Morad Tahbaz, the British-Iranian-American citizen left behind last week when Nazanin Zaghari-Ratcliffe and Anoosheh Ashoori were allowed to return home to the UK, was taken from Evin prison to a hotel in Tehran after representations by the UK and US governments, the Foreign Office said.
The department added that it was lobbying Iranian authorities at the highest level to allow him to return home to Tehran immediately, as the Iranian government had previously pledged to do.
Tahbaz was released from prison last week and allowed to stay at his home in Tehran with his wife for just two days before being returned to prison. The Foreign Ministry had been told by the Iranians that he had only been sent back to jail to have his ankle tagged, but he was then kept in jail over the weekend, which led, according to his family, to decide to launch a hunger strike. to protest his treatment.
Tahbaz is a tri-national with American, Iranian and British citizenship and the Foreign Office said he was working with the United States to secure his permanent release. He said last week that he had only succeeded in persuading the Iranians to let him go on indefinite leave at his family home in Tehran, but could not persuade Iranian officials to allow him to leave. join other dual UK nationals on the return flight to the UK. .
This latest development – a transfer from prison to a hotel – suggests that some of the pressure on the Iranian government, including from his family outside Iran, has had some impact.
But the family remains deeply unhappy with the way he is being treated. They accused the Foreign Office of abandoning him in order to secure the release of Zaghari-Ratcliffe and Ashoori, and revealed that Morad’s 93-year-old mother was taken to hospital on Saturday.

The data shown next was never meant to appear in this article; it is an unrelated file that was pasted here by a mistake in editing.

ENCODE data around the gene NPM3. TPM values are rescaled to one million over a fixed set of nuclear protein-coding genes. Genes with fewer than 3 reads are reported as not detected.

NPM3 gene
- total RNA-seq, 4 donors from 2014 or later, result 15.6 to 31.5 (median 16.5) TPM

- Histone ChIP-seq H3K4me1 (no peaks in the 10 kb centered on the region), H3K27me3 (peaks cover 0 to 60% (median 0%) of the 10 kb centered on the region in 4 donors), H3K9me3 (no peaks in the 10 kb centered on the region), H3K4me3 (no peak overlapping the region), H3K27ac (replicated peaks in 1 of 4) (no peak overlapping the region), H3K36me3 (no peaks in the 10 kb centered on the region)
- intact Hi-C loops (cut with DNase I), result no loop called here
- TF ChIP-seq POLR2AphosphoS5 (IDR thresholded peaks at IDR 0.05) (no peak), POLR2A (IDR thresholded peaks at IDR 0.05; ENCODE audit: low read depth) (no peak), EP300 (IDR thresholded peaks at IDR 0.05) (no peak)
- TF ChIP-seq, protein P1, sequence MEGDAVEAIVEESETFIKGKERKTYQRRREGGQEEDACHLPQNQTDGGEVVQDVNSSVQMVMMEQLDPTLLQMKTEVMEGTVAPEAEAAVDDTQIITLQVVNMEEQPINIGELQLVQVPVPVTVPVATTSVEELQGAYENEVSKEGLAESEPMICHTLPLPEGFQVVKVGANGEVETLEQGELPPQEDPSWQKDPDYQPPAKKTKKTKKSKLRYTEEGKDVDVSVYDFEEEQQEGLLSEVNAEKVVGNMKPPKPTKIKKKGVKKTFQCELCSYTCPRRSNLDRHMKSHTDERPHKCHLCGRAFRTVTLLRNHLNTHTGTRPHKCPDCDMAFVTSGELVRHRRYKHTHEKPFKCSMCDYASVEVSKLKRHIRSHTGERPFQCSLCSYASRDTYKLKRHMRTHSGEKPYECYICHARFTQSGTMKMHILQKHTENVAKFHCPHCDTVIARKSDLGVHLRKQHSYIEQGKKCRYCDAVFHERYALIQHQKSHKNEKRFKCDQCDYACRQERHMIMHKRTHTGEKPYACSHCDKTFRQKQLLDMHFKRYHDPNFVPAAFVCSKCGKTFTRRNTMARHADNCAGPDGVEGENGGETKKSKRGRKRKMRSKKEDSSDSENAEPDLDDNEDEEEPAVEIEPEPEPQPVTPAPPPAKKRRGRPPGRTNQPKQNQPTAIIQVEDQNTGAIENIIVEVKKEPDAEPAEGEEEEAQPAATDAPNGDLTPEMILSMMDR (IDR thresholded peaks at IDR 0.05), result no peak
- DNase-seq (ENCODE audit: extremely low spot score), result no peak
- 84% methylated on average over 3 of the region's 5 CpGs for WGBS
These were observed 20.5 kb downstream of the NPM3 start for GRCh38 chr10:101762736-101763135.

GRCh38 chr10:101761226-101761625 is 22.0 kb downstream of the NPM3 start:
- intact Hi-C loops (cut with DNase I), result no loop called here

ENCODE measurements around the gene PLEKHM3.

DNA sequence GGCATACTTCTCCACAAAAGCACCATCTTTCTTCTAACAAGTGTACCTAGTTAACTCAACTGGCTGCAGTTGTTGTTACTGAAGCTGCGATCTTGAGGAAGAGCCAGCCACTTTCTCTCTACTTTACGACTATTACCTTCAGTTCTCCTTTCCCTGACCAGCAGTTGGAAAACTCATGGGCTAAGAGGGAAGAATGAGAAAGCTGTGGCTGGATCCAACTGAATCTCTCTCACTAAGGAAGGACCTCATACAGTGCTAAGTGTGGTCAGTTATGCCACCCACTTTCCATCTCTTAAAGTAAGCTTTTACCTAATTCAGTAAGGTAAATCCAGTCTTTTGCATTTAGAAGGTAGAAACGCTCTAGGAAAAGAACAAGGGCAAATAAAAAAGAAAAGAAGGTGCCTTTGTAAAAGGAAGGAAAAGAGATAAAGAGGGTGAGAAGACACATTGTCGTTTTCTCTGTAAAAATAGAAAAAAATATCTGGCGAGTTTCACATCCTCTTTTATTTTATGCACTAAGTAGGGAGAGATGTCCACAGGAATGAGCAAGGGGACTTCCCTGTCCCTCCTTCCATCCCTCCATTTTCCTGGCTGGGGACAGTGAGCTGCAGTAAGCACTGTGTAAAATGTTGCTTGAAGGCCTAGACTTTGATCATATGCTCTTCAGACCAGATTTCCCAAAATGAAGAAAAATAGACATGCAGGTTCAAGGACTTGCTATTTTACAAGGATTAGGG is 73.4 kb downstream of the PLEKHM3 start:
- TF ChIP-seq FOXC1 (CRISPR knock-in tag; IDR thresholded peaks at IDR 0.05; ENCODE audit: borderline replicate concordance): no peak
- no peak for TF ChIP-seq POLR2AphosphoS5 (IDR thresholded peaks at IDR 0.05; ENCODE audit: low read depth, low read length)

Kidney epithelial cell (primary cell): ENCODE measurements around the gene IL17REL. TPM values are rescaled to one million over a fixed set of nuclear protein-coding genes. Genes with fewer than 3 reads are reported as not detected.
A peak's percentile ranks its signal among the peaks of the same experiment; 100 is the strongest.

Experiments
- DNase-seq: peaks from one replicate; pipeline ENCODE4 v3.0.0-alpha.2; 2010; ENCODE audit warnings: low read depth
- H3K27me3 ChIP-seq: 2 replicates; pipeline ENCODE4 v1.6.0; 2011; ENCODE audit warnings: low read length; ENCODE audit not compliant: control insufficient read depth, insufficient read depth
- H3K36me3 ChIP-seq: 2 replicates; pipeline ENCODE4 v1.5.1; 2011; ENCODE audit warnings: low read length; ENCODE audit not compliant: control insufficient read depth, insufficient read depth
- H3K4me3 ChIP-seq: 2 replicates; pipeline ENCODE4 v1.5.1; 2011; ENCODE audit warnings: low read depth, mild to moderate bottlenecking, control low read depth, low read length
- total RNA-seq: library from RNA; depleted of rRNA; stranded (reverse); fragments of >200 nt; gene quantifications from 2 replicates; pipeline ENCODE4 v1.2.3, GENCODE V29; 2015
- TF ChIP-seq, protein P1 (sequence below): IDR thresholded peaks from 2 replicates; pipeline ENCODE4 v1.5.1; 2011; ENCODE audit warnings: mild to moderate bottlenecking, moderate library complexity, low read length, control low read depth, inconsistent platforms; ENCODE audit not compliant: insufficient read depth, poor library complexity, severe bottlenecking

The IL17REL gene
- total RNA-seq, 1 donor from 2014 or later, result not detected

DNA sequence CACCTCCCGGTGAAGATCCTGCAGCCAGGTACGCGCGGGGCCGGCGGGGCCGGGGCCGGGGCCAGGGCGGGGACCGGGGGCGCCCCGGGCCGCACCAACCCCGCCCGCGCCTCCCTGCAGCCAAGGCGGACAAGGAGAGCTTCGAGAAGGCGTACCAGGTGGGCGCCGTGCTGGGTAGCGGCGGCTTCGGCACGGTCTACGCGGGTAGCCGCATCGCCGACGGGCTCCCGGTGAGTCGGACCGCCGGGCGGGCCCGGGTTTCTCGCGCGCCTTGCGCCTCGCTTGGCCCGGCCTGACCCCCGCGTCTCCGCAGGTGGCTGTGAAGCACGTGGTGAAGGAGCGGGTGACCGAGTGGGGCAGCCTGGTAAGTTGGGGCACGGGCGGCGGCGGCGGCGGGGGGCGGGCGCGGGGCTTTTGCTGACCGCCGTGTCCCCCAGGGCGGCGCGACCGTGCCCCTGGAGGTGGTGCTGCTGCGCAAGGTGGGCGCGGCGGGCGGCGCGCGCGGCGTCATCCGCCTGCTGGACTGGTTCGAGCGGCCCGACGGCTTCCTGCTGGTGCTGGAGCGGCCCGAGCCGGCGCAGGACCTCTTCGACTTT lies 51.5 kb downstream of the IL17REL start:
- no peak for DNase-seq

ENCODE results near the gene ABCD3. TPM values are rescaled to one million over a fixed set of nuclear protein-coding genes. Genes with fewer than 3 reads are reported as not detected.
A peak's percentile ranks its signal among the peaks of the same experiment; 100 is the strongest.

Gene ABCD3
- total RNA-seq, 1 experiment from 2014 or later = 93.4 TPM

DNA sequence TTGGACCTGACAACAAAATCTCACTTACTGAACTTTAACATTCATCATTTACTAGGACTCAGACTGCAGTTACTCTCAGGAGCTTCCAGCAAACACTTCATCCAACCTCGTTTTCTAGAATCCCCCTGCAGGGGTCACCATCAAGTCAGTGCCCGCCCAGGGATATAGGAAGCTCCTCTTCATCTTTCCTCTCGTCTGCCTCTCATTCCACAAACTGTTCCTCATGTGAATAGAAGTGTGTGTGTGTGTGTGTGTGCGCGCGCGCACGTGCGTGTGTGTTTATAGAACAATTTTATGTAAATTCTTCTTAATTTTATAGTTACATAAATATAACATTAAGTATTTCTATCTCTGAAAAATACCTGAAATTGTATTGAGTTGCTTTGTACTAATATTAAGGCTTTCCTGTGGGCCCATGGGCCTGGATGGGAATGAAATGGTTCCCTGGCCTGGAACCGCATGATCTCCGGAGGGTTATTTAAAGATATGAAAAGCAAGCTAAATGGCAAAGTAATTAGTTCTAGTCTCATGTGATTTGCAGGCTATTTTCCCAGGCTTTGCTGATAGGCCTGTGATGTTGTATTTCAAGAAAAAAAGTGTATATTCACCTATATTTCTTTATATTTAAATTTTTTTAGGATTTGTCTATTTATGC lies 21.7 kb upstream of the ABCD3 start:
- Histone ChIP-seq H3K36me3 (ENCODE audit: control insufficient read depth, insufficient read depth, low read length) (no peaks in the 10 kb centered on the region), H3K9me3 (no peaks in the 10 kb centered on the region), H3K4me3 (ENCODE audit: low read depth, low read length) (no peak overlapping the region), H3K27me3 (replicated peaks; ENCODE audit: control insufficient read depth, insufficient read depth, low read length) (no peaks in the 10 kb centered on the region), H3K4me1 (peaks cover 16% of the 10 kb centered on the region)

His sister Tarane Tahbaz said: “He was released for 10 hours, then 24 hours, before it ended after 48 hours. I’m afraid the Foreign Office wanted him out for 48 hours so they could secure their wonderful photo shoot.
Morad’s sister said she briefly saw video footage of her brother on an iPhone: “He was barely recognizable, as he lost 40 kg. I only knew it was him when he waved and smiled.
Tahbaz, an environmentalist, was arrested in January 2018 along with eight other members of the Persian Wildlife Heritage Foundation.
Tarane said: “We were told by the Foreign Office that the less noise we made the better it would be for him and his release, so for four years we were told he would be part of the deal if and when it was to be made. It was only after the release of Anoosheh and Nazanin – which we are delighted about – that we discovered that it had to be left behind. We are very grateful that Nazanin continues to push for us now that she’s out.
She also revealed that her 93-year-old mother, Hamideh, had to be rushed to hospital on Saturday night because “she had a complete collapse. Morad’s incarceration was a terrible blow for her. She really wants to stay alive just to see him.
“It was such a shock when he was first arrested. We thought it was a mistake, but when they were sentenced to terrible prison terms, we didn’t know what to do.
Separately, Ashoori’s wife, Sherry Izadi, has thanked Guardian readers for raising money to pay a sudden £27,000 fine imposed on them by the Iranian government in connection with his release. The family had to go into heavy debt to raise the money.
Within 12 hours of the launch of a crowdfunding website advertised by the Guardian, the money was raised. Izadi said, “We are absolutely overwhelmed by the generosity of the public and the hundreds of messages of support and sympathy we have received. These acts of kindness restored our faith in humanity. We are also extremely grateful to the Guardian for helping us raise this money in such a short time.
“We mark the first day of spring and the start of the Iranian New Year with renewed hope and a firm resolve to help reunite the remaining detainees with their loved ones.”